Dec. 20, 2017: Propelled by a Fed rate increases, the average credit card interest rate jumped to a new record high this week, according to the CreditCards.com Weekly Credit Card Rate Report.
The editorial content below is based solely on the objective assessment of our writers and is not driven by advertising dollars. However, we may receive compensation when you click on links to products from our partners. Learn more about our advertising policy.
The content on this page is accurate as of the posting date; however, some of the offers mentioned may have expired. Please see the bank’s website for the most current version of card offers; and please review our list of best credit cards, or use our CardMatch™ tool to find cards matched to your needs.
The average credit card interest rate jumped to a new record high this week, according to the CreditCards.com Weekly Credit Card Rate Report.
The national average APR hit 16.21 percent Wednesday, which is the highest APR CreditCards.com has recorded since it began tracking rates in mid-2007.
The Federal Reserve spurred this week’s rate change. The Fed announced Dec. 13 it was hiking its benchmark interest rate by another quarter of a percentage point, bringing the federal funds rate to a range of 1.25 to 1.50 percent.
Multiple card issuers immediately responded to the rate hike by boosting card APRs on new card offers by 0.25 percent. When the Federal Reserve alters its benchmark interest rate, lenders typically revise rates on their variable rate loans by the same amount.
Interest rates are expected to climb further over the next several weeks as more card issuers lift APRs by a quarter of a percent. Some lenders take several weeks after a Fed change to alter rates on new cards.
Maximum card APRs inch closer to 30 percent
Among the 100 cards monitored by CreditCards.com, the average maximum card APR has climbed to 23.54 percent. That includes the maximum rate for cards that are marketed exclusively to cardholders with good to excellent credit.
The average minimum interest rate on cards that are marketed to consumers with bad credit, by comparison, is nearly identical: 23.52 percent.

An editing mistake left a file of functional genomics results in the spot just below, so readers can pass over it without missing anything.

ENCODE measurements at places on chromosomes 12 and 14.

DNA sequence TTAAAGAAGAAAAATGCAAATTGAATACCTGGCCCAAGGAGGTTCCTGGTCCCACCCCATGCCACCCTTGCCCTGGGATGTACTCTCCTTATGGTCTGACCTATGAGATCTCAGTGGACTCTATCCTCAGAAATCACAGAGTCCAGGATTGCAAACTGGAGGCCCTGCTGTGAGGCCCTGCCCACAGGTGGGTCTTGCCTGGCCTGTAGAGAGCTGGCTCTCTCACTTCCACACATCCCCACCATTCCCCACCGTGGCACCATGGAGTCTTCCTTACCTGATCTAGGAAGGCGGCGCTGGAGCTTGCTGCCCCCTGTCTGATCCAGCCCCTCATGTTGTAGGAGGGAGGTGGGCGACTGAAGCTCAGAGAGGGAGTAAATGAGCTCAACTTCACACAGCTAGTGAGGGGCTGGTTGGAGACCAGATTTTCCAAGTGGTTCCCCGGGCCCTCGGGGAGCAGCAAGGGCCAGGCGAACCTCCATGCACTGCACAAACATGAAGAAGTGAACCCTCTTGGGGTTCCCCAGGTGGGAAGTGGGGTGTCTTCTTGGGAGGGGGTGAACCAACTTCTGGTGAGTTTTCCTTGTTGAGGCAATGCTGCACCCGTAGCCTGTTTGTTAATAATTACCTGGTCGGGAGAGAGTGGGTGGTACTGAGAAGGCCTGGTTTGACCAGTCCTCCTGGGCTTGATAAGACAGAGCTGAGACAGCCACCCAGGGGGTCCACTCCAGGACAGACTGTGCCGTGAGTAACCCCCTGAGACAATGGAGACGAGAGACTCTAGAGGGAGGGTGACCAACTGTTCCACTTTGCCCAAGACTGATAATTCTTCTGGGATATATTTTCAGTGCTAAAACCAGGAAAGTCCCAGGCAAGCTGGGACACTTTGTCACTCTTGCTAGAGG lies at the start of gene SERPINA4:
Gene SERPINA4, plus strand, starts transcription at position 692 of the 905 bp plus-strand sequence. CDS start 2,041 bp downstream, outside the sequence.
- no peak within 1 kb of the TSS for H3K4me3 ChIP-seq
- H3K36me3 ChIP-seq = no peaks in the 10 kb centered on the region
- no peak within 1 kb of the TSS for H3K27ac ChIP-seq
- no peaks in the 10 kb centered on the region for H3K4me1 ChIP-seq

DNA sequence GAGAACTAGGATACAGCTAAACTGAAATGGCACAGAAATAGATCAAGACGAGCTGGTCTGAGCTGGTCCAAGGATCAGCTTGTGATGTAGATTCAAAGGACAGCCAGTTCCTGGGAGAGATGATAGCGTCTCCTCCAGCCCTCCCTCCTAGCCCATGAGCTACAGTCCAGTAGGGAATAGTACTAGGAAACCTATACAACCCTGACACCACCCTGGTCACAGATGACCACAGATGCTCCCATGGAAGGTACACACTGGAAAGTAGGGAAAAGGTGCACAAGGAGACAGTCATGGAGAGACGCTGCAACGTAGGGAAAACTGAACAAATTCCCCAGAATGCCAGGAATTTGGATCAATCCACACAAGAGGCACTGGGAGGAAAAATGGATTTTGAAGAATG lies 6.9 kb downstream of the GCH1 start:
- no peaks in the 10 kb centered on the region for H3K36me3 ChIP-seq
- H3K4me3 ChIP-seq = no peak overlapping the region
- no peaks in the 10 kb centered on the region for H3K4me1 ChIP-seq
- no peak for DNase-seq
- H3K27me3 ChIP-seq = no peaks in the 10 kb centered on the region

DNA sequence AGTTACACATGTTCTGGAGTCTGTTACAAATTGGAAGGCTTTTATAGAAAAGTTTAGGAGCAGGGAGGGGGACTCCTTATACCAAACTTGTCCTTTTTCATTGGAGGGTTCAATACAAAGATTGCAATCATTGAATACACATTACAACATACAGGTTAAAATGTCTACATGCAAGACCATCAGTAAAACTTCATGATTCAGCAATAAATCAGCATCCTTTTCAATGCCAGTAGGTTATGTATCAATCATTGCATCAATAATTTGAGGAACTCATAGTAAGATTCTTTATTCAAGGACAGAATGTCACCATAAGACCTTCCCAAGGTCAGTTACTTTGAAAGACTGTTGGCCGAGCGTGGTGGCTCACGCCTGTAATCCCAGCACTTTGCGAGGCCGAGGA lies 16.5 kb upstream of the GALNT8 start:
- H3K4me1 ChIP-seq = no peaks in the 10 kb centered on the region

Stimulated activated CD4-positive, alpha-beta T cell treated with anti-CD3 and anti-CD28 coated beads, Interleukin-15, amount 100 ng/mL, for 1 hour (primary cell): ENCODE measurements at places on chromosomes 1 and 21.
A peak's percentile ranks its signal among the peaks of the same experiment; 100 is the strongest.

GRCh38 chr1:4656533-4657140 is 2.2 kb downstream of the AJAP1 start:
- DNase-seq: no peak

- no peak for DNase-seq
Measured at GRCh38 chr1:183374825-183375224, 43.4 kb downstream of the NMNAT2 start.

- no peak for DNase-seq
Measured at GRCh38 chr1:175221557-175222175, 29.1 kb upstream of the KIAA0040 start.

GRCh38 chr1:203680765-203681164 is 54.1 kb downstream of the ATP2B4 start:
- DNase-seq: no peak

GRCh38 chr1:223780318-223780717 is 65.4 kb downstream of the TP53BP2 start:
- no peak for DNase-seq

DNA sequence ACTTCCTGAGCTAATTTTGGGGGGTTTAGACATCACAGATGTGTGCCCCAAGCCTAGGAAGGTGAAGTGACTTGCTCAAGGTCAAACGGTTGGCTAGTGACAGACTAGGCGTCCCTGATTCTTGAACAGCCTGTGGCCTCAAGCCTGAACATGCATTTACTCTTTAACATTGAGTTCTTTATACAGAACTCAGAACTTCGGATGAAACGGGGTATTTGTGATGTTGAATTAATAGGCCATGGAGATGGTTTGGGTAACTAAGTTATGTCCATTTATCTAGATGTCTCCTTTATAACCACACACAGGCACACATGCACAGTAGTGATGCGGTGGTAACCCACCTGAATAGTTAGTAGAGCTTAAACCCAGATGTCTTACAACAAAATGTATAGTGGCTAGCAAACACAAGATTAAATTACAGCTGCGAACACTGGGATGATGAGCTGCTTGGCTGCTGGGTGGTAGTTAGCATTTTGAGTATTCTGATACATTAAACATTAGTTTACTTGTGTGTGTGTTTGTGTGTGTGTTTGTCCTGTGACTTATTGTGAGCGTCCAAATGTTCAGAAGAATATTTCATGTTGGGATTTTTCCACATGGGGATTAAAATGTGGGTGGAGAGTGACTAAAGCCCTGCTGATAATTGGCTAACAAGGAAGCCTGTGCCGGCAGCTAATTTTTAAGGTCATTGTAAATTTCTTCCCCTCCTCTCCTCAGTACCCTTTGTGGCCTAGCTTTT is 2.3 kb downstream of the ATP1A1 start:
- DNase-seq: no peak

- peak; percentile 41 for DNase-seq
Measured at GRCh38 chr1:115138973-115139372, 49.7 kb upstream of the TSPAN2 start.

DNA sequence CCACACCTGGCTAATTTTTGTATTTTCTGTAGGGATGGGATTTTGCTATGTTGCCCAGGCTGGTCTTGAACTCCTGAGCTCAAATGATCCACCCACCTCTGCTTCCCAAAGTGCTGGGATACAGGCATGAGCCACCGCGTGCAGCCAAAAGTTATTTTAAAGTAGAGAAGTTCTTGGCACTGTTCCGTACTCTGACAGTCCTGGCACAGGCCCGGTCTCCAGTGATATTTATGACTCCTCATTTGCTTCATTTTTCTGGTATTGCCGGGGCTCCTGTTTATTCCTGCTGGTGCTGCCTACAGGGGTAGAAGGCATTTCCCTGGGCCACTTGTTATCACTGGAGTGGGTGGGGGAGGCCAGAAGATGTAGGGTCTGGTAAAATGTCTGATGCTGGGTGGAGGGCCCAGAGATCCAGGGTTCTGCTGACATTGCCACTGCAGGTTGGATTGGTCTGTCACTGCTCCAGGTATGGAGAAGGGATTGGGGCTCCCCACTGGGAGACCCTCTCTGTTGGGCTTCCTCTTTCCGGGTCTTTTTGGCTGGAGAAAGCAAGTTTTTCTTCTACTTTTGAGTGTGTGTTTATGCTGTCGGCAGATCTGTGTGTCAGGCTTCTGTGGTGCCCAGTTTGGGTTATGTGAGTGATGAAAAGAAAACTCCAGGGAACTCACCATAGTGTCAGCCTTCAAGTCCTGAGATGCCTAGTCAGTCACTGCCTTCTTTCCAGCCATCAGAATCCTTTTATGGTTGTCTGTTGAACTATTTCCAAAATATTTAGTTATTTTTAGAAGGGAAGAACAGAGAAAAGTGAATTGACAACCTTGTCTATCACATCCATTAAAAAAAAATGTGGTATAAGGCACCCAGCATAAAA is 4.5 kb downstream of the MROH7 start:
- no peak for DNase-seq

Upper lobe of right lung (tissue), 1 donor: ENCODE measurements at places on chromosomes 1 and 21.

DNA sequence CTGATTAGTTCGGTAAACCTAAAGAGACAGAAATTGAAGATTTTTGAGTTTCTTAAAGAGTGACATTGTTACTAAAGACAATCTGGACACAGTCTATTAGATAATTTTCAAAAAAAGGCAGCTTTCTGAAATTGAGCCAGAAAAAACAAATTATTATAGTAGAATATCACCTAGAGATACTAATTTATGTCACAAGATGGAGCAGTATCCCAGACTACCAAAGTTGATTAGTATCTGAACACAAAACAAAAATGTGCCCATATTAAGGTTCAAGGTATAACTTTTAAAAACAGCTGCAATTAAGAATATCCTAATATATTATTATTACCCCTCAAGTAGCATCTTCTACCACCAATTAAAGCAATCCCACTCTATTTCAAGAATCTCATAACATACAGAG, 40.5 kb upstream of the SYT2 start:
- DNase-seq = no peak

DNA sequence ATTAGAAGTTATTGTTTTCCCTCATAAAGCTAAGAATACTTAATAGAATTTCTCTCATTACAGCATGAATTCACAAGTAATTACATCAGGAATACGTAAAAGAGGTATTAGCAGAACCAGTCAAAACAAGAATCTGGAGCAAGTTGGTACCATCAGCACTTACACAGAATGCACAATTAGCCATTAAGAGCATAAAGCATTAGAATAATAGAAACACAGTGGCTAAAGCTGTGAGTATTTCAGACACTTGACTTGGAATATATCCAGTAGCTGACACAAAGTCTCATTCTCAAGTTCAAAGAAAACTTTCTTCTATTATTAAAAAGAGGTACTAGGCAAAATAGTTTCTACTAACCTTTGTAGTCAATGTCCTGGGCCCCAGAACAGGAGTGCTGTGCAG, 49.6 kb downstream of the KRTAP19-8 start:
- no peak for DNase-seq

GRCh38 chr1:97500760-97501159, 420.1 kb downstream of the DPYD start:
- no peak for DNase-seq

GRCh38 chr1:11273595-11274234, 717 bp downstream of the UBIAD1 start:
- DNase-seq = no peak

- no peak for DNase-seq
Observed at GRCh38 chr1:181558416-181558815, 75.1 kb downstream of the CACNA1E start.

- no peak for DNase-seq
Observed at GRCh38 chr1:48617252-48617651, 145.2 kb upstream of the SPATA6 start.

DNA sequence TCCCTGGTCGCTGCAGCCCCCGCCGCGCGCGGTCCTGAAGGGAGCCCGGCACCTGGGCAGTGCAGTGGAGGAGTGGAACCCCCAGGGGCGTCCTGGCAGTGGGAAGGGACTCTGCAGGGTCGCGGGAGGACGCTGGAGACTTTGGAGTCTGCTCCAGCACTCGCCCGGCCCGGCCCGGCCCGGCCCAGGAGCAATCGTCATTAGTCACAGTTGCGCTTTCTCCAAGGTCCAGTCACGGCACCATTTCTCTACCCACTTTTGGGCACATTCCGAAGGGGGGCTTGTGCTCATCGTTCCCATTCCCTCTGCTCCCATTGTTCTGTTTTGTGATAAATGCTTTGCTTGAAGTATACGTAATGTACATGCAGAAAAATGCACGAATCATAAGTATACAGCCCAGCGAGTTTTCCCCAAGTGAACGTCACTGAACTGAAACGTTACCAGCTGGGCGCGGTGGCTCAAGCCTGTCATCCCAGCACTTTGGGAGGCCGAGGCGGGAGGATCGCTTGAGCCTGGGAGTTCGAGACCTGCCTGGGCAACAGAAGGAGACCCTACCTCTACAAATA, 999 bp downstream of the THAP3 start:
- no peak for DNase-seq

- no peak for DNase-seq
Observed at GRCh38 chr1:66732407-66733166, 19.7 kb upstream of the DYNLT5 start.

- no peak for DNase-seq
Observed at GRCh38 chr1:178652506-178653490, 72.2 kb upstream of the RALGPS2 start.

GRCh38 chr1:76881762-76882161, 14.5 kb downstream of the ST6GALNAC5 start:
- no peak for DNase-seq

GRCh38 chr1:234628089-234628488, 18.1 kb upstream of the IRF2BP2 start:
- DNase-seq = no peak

According to CreditCards.com data, even cardholders with relatively good scores can get hit with rates well above 20 percent.
For example, several general-purpose credit cards marketed to consumers with good to excellent credit now boast maximum rates closer to 30 percent – a rate that’s typically associated with subprime cards and high interest retail store cards.
The Wells Fargo Rewards Visa card, for example, now advertises a maximum rate of 27.24 percent. Similarly, the Voice Rewards card from Huntington Bank also charges a maximum APR of 27.24 percent. Several American Express cards that boosted rates this week also charge maximum APRs above 25 percent. For example, the Gold Delta SkyMiles card now charges a maximum rate of 25.99 percent, while the Blue Cash Everyday card charges a maximum APR of 25.23 percent.
Those rates are notable, in part, because they are even higher than the average maximum rate for subprime credit cards. Among the 100 cards tracked by CreditCards.com, the average subprime card advertises a maximum rate of 24.52 percent. Meanwhile, the most expensive card tracked by CreditCards.com, the First Premier Bank credit card, charges a single rate of 36 percent.
TransUnion: Credit card delinquencies are likely to climb
As cardholders’ interest rates continue to increase, the minimum amount they owe on their credit card bills will also expand. That could make it tough for cardholders with large, revolving balances to stay on top of their bills.
According to TransUnion’s latest Consumer Credit Forecast, late payments on credit cards are likely to tick up in 2018 as more cardholders with stagnant wages and expanding credit card bills struggle to make payments.
“The largest driver for an increase in delinquencies on a macroeconomic level is the expected increase in the prime interest rate,” said TransUnion in a December 2017 news release.
Credit card balances are also expected to grow next year, said TransUnion, despite higher APRs for most cardholders.
|CreditCards.com’s Weekly Rate Report|
|Avg. APR||Last week||6 months ago|
|Methodology: The national average credit card APR is comprised of 100 of the most popular credit cards in the country, including cards from dozens of leading U.S. issuers and representing every card category listed above. (Introductory, or teaser, rates are not included in the calculation.)|
|Updated: Dec. 20, 2017|